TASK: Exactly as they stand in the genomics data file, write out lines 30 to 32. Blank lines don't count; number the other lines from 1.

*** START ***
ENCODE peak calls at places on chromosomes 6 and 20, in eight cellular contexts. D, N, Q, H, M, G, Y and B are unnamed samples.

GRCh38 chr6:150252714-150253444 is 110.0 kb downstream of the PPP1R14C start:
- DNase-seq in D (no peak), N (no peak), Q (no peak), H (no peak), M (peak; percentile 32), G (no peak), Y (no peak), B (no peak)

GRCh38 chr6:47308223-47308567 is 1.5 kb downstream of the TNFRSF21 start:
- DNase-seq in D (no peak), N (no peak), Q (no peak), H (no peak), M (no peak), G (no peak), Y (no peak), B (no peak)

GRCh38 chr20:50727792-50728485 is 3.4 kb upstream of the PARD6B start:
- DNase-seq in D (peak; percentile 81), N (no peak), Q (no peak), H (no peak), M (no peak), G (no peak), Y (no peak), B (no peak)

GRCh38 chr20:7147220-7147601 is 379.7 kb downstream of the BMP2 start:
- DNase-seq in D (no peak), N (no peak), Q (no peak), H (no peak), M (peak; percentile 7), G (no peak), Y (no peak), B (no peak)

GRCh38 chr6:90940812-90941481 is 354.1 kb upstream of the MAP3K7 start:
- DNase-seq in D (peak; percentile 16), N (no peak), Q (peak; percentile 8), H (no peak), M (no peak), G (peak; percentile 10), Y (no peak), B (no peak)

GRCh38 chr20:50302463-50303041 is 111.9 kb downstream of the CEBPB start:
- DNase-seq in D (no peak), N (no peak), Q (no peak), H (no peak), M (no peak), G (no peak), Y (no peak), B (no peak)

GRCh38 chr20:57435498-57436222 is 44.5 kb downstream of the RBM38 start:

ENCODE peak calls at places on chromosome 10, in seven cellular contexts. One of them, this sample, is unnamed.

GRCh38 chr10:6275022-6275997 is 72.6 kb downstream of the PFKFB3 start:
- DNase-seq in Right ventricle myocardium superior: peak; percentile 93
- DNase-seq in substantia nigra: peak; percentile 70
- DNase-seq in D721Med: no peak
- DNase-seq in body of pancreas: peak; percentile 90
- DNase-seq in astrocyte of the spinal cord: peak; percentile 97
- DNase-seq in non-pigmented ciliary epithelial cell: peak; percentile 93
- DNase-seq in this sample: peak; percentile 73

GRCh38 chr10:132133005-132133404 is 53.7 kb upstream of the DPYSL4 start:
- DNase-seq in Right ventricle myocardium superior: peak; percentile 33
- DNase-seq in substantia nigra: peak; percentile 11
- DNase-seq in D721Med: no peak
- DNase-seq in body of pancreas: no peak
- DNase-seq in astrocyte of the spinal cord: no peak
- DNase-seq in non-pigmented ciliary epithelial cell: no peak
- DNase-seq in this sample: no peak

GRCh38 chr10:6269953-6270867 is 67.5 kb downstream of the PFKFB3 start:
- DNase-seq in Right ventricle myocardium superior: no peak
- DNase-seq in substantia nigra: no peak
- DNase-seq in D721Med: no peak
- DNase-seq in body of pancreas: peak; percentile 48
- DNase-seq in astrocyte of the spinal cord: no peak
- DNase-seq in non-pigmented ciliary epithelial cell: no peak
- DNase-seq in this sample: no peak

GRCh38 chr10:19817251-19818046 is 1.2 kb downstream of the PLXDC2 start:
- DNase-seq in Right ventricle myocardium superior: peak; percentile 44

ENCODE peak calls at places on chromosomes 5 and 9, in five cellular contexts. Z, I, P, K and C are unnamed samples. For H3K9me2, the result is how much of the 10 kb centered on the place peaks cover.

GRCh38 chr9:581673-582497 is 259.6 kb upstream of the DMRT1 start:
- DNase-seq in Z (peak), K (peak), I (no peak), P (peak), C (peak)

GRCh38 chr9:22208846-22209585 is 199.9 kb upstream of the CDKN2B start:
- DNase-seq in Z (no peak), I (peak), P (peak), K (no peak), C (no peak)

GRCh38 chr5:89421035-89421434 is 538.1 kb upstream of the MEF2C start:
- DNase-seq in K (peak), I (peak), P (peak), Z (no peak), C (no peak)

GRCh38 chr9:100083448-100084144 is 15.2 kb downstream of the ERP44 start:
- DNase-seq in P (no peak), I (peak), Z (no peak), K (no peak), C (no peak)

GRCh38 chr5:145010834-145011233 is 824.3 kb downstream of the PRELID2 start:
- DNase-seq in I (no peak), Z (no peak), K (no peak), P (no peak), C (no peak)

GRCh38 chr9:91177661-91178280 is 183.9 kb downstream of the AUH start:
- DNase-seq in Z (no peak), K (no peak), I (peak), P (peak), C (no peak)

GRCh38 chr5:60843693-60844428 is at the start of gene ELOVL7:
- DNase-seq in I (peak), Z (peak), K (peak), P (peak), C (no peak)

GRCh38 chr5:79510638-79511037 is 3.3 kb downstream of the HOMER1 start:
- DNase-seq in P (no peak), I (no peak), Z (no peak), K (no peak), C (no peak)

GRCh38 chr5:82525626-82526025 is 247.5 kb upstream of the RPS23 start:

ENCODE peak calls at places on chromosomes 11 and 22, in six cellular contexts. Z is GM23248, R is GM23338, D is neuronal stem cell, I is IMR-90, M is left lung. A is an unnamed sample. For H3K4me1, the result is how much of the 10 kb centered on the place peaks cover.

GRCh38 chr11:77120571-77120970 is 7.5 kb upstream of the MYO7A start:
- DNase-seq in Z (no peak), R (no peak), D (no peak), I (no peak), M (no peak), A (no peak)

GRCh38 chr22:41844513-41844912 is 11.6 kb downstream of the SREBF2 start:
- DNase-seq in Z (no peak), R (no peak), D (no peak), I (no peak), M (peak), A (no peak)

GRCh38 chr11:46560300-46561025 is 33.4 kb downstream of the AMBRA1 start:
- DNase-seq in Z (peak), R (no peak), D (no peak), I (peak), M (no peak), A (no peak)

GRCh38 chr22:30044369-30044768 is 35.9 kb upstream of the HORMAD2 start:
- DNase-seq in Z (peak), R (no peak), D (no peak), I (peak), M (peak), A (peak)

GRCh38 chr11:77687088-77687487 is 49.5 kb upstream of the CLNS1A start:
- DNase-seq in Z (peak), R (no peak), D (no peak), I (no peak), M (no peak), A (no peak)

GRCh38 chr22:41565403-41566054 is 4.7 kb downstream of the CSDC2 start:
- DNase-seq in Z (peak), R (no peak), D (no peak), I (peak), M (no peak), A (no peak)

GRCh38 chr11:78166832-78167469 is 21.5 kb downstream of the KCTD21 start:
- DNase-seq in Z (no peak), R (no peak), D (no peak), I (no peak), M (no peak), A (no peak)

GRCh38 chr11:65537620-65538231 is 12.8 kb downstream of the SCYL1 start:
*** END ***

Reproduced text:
- DNase-seq in non-pigmented ciliary epithelial cell: no peak
- DNase-seq in this sample: no peak

GRCh38 chr10:6269953-6270867 is 67.5 kb downstream of the PFKFB3 start: